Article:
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For as the botanist plucks one single flower from the endless abundance of the plant world and then analyses it so as to demonstrate to us the nature of the plant in general, so the poet selects a single scene, indeed sometimes no more than a single mood or sensation, from the endless confusion of ceaselessly active human life, in order to show us what the life and nature of man is.

—Arthur Schopenhauer, Essays and Aphorisms, 159

Pathology has always done us the service of making discernible by isolation and exaggeration conditions which would remain concealed in a normal state.

—Sigmund Freud, "Femininity," 222

Both Schopenhauer's and Freud's observations arise from their knowledge and experience of the phenomenon of singularity: the poet's capacity to pursue a general truth through the particularity of language, and the therapist's recognition of how the individual traits of a human psyche perpetually illuminate our understanding of human existence. Schopenhauer noted art's capacity to make "one single case stand[s] for thousands" in which the "careful and particular delineation of the individual is the revelation of the Idea of the genus to which it belongs."1 Thus Schopenhauer and Freud suggest that to speak of singularity always already entails a connection to a wider system or set of experiences. Through literature, most notably the novel, writers forge their creative [End Page 59] endeavors from an isolated event to give expression to "what the life and nature of man is" and thus from singularity, a deeper connection to a wider genus of experience is unveiled. We may conceive of literature then as an ongoing metonymic process with one singular case, often an extraordinary one, disclosing a more widespread phenomenon or set of experiences that had yet to be articulated. Therein lies the value of literature in supporting our understanding of the human psyche as it unfolds through emotional experiences, culture, and history.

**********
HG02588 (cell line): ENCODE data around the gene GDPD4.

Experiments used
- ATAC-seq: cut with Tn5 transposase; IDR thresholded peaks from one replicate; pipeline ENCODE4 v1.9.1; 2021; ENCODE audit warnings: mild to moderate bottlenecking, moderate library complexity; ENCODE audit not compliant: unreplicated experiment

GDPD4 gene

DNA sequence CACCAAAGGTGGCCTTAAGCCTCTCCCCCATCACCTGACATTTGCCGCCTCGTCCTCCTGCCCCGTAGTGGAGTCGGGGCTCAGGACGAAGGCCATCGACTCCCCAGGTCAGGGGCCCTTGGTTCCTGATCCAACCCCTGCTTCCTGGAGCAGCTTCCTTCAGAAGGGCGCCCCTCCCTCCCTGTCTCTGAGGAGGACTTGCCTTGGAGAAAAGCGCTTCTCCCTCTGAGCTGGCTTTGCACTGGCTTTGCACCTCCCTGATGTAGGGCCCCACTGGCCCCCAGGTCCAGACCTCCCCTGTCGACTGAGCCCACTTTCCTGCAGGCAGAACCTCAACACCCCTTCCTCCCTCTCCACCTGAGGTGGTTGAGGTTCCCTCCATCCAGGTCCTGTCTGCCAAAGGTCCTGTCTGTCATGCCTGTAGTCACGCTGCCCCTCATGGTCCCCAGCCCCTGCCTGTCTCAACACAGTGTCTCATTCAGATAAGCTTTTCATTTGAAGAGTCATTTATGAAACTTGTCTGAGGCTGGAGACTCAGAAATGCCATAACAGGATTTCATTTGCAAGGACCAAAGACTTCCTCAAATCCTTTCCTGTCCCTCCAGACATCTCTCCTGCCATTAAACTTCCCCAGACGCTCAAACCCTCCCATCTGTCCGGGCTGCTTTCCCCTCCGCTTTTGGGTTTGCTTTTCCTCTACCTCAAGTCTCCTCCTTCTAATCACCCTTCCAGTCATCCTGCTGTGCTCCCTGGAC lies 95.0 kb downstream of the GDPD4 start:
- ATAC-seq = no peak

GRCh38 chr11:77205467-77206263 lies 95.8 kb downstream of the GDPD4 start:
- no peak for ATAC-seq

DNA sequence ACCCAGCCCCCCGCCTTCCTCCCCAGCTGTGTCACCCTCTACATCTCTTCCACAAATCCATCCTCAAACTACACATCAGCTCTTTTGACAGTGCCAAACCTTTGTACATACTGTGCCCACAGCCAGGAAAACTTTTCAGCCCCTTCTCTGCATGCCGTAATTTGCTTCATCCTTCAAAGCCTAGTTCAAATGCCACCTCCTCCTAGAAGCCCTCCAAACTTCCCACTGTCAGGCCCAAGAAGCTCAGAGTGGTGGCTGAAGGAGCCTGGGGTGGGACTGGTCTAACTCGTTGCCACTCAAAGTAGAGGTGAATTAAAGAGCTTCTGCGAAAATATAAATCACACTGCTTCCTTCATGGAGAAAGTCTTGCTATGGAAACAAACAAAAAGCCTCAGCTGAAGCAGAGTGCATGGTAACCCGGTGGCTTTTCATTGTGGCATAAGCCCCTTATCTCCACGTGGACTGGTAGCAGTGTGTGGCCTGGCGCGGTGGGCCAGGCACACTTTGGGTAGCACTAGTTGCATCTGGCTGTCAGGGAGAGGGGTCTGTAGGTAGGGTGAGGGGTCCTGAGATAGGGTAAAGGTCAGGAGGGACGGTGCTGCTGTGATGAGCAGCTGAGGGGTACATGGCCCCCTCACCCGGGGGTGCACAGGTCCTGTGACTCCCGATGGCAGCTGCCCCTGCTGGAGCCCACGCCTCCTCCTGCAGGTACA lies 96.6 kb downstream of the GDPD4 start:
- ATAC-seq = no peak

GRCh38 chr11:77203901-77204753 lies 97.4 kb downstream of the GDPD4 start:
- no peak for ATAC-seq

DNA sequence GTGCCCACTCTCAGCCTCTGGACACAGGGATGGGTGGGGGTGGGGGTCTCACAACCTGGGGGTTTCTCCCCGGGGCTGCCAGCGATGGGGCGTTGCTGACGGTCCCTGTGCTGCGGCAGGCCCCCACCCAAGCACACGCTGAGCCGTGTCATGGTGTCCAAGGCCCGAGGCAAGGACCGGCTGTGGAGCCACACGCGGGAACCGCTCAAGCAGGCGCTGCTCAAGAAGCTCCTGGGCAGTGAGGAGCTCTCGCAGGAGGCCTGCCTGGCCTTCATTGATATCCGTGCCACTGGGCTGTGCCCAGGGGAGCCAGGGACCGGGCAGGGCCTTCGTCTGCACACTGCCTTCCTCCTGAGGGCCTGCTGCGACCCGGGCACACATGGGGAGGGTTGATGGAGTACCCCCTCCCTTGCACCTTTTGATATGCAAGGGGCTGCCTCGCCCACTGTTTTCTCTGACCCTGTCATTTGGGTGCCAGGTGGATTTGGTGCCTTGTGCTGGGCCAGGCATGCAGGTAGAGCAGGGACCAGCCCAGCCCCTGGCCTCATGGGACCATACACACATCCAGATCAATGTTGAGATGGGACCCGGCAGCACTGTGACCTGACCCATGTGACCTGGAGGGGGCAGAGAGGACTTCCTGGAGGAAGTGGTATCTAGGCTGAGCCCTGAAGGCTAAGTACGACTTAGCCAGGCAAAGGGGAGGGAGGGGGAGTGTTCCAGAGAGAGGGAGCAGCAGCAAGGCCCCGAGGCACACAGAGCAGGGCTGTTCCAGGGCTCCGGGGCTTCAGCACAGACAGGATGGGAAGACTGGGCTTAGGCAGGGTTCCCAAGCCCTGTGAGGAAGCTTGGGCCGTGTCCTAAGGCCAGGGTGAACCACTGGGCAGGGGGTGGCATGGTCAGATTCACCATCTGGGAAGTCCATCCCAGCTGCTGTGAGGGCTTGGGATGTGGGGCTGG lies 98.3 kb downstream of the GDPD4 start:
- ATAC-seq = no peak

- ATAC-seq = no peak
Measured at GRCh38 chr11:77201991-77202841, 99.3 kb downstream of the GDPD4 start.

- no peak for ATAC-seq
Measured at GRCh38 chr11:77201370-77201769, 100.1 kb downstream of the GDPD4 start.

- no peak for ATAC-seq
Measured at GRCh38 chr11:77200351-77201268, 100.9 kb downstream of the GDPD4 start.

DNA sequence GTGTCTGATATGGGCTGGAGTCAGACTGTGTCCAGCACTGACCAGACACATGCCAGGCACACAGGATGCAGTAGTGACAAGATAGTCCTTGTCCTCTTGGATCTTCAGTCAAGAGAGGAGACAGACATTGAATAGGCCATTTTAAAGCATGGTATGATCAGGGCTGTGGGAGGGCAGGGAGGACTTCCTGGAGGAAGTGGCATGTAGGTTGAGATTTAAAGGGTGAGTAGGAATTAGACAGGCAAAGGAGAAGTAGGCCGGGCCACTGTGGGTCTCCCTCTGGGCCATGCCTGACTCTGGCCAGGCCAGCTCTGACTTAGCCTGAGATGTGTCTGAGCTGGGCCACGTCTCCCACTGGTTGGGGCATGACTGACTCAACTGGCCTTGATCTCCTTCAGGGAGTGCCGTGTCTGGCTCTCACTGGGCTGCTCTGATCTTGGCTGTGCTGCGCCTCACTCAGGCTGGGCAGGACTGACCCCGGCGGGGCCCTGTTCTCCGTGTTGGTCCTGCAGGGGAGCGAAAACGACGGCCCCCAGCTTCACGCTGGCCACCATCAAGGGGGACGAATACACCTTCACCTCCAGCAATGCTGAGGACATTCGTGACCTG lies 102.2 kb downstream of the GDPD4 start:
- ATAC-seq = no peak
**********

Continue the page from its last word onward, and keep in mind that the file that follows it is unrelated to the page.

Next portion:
This article addresses the phenomenon of singularity with reference to Carmen Laforet's second novel, La isla y los demonios (1952).2 Published seven years after her famous first novel Nada (1945), critical interpretations of La isla have failed to grasp its wider significance, primarily due to its resistance to sociohistoric interpretations.3 Although the Spanish civil war serves as a distant backdrop to the events of the novel, Laforet's central preoccupation is to examine the impact of love upon the young female protagonist Marta Camino, whose surname means road or journey. In this regard, La isla may be designated as an important feminist novel, even though Laforet refuted her connections with any feminist ideological positions. Marta's experience of falling in love with Pablo, an artist several years her senior, constitutes the "demonios" or human passions of the title that function to transform her behavior and to diminish temporarily her concept of self-agency. Set on the island of Gran Canaria, Marta also projects her sublimated sexual desire onto one of the mythical Guanche gods Alcorah, who serves as both a symbolic substitute father figure and idealized interlocutor. La isla interrogates the traditional Catholic concept of abnegation, prevalent in Franco's Spain, and reveals another side to female sexuality. Although Marta and Pablo's relationship is devoid of sexual intimacy, Marta also experiences a strong physical attraction to a young soldier, Sixto, although their relationship also remains unconsummated. Despite the stringency of the censorship laws in Spain at the time, La isla provides a less than subtle critique of existing expectations of women's behavior and highlights the struggles that women faced in repressing their natural libidinal desires within a repressive culture. Yet the singularity of La isla can be found not simply in its critique of Francoist society and its ideological stance toward women's sexual behavior; the novel provides a deeper critique of the state of being [End Page 60] in love and posits this condition as a form of emotional trauma in itself, rather than one of fulfilment and pleasure. On one level, La isla provides a sustained critique of the benefits of love that, as a cultural universal, are overdetermined. Love is given, sought, cherished, and, if emotional attachments fail...

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